When the integrity of the waterproofing membrane on the four new build structures was first compromised, however, the assumption was made that the issue lay with the quality of installation rather than the suitability of the membrane, because this can sometimes be the root cause of roofing system failure.
A new roofing contractor, Cawston Roofing, was brought in to carry out repairs to the membrane but, as the existing roof build up was still under warranty from the original system manufacturer, Cawston Roofing was required to carry out repairs using the same product.
The majority of the problems with the roofing material were around the upstands, where the originally specified roofing system had not adhered sufficiently to the vertical surfaces and was not flexible enough to cope with structural movement. While repairs using the same membrane seemed to address the issue briefly, the problems with the bond between the membrane and the substrate and the lack of elasticity in the cured membrane meant that the same issues recurred following the repairs.
As Kevin Cawston from Cawston Roofing comments: “It became clear that using the same system to repair the defects simply wasn’t going to work because it wasn’t suited to the application.
“At the same time, the project to refurbish the main hotel building was nearing completion and the main contractor was keen to find a solution that would both answer the requirements of the four new build blocks and would offer a permanent solution for the roof of the main building before water ingress could damage the structure or the newly finished interiors.”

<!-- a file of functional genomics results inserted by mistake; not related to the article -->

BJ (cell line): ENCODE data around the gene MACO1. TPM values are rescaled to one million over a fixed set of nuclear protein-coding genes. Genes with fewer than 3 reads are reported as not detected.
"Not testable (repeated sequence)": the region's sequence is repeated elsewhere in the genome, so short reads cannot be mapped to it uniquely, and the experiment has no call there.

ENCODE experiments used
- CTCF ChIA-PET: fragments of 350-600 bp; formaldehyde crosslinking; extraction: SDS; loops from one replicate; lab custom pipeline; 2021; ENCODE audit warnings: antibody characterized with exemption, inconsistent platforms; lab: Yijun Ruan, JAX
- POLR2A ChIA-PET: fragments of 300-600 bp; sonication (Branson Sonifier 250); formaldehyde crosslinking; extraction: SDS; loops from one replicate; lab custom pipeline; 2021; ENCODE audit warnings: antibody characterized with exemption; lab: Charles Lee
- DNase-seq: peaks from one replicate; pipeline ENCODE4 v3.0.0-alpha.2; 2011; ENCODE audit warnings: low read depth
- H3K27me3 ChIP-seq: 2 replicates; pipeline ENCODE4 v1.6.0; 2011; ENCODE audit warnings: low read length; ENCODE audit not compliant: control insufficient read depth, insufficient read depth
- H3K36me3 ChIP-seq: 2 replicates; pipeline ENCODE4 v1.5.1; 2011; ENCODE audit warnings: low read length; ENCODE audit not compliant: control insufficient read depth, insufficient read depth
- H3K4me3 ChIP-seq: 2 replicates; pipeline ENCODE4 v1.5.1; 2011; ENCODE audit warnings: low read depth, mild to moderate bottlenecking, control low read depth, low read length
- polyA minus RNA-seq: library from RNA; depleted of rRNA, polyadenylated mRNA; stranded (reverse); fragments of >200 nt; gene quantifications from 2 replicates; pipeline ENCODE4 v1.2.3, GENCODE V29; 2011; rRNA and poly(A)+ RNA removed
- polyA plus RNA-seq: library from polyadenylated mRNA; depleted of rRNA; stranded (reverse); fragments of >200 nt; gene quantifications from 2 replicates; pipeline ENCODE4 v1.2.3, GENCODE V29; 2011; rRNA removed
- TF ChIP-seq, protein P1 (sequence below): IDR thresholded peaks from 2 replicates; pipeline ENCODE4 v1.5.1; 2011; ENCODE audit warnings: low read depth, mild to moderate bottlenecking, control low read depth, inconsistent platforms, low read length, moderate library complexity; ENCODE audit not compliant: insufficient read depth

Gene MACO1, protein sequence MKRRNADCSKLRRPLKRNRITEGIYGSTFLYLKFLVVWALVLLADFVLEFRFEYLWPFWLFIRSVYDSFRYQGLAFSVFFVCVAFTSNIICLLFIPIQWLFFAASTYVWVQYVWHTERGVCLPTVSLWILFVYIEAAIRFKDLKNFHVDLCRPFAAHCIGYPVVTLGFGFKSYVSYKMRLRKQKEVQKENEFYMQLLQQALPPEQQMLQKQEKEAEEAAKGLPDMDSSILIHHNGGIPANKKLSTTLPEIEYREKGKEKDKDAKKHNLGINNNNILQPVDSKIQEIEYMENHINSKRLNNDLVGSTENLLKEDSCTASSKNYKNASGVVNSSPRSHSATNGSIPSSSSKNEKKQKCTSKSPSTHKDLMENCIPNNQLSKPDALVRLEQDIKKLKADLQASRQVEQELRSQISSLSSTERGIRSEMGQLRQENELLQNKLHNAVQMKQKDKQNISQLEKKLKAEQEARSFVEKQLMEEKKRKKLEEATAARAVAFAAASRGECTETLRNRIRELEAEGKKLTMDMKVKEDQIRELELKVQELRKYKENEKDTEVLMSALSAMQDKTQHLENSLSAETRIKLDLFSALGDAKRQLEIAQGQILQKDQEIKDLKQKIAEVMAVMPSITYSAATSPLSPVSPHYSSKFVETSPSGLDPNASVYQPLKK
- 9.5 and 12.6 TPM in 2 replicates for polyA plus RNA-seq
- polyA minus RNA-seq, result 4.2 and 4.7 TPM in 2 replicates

Having used Kemper Systems’ Kemperol membranes on a wide variety of construction projects in the past, Cawston Roofing was confident in recommending Kemperol V210 cold liquid-applied waterproofing membrane for remedial works to both the new builds and the former hotel building, including both the roof areas and all balconies and terraces. Rather than carry out additional repairs using Kemperol V210, the decision was taken to install the Kemperol V210 roof as an overlay onto the existing failed membrane wherever possible and to strip out the existing and replace it with Kemperol V210 in areas where overlay was not viable.